14. Qutb Minar
Qutb Minar is the second highest brick minaret in the world. The minaret, towering 80 meters (270 feet) into the sky, is made of marble and red sandstone bricks that are carved with sayings from the Koran. Construction took four years, starting in 1193. A circular staircase with 379 steps leads to the top; it is closed to visitors. Quwwat-ul-Islam Mosqueaa, the first mosque built in India, lies at the minaret’s foot. Nearby is the Iron Pillar, so named because it’s made from metals that don’t rust.
15. Varkala Beach
Varkala Beach is popular with travelers who just want to take a break from sightseeing for a while. Its sandy beaches along impressive cliffs are perfect for beachcombing, sunbathing and swimming, just some of the reasons Discovery channel named it one of the top 10 seasonal beaches in the world. It’s also known for its mineral springs; swimming in them is believed to heal ailments and purify one’s sins. Travelers who want to sneak in some sightseeing may enjoy a visit to Janardhana Swami Temple, a 2,000-year-old temple dedicated to Lord Vishnu.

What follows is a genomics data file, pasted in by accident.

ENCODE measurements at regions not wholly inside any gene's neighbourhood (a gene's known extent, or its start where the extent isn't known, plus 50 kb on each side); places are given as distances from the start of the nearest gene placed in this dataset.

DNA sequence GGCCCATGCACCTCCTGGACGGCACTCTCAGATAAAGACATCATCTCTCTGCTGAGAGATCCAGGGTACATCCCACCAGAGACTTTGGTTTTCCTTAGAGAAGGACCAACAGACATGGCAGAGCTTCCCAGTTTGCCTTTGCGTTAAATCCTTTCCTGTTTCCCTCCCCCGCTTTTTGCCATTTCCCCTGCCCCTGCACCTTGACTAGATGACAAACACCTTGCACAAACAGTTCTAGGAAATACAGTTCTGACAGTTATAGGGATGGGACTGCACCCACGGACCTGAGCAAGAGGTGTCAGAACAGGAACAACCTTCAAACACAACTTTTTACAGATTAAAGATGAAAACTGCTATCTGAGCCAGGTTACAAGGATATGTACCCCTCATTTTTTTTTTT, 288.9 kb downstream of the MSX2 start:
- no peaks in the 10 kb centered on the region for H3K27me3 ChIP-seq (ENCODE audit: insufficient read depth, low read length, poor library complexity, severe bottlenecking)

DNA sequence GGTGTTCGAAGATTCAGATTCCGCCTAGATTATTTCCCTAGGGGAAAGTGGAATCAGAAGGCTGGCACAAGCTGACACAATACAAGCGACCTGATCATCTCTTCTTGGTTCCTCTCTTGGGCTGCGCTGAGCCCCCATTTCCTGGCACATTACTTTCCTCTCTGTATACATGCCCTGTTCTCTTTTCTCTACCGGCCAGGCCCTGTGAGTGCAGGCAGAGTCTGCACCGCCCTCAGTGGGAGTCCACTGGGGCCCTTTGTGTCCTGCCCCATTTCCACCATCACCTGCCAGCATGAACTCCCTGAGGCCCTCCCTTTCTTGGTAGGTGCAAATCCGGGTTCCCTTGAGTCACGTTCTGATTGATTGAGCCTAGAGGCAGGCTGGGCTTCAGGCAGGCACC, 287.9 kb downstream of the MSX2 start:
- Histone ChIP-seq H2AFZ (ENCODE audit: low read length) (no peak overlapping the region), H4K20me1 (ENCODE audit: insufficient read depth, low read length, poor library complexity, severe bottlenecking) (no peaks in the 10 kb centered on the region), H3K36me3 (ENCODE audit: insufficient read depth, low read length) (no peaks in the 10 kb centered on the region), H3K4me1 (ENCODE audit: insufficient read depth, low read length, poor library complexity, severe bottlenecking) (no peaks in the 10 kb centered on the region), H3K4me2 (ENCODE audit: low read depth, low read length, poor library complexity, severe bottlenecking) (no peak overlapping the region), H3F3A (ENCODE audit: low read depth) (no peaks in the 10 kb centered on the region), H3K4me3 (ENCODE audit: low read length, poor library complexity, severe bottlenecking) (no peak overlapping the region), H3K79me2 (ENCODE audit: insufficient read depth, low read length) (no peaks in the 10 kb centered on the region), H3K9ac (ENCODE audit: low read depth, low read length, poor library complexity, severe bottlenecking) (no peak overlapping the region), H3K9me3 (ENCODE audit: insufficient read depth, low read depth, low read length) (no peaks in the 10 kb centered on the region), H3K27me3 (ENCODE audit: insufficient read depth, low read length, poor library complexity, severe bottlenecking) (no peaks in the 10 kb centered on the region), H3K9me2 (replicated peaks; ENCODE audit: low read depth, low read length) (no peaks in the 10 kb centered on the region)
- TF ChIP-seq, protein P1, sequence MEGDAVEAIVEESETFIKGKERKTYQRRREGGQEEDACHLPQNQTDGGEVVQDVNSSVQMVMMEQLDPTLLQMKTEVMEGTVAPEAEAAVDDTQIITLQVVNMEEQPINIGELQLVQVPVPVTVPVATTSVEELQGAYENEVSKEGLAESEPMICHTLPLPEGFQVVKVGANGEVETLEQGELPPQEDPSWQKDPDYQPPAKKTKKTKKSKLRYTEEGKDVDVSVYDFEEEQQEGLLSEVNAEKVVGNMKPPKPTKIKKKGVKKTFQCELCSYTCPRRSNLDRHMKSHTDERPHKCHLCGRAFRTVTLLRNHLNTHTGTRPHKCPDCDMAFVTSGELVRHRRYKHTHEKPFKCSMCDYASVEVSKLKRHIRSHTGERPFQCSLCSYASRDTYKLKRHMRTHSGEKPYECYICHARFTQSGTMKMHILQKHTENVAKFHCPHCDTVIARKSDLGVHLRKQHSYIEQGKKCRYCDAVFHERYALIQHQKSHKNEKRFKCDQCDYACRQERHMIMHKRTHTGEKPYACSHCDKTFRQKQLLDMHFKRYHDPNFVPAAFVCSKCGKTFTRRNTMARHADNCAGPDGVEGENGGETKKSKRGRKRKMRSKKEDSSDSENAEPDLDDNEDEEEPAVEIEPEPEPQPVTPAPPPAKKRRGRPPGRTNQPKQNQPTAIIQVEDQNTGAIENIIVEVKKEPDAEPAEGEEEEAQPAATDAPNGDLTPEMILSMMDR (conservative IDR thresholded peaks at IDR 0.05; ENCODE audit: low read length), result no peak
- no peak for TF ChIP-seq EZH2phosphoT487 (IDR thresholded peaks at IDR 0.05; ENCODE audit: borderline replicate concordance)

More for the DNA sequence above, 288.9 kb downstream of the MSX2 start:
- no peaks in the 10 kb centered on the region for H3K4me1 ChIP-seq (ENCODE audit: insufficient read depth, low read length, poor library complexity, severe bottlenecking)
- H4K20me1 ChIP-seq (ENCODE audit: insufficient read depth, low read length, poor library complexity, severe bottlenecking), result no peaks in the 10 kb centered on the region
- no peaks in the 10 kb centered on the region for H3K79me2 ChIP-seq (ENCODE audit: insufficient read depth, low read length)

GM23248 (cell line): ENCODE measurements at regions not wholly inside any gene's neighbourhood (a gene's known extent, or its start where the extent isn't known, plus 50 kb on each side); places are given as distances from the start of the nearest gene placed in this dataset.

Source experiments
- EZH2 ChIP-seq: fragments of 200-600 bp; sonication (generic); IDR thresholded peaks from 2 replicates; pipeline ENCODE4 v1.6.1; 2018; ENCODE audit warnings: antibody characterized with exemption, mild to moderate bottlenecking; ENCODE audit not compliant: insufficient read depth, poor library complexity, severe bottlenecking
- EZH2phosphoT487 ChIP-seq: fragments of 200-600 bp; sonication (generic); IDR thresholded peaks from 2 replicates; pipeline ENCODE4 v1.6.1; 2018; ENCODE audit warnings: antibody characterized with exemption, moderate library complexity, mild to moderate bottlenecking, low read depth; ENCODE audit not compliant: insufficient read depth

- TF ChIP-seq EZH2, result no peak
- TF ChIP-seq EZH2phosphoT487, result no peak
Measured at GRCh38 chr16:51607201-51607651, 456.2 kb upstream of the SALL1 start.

16. Ranakpur Temple
Ranakpur Temple is an imposing and highly decorative Jain temple that is famous for its art and architecture, considered some of the world’s best. Built in the 15th century, it took more than 50 years to construct the temple. One of the largest temples in India, Ranakpur Temple has 29 halls and 80 domes, but is really famous for its 1,444 pillars, of which each one is unique. Statues of deities top each dome. Extremely intricate carvings highlight the interior.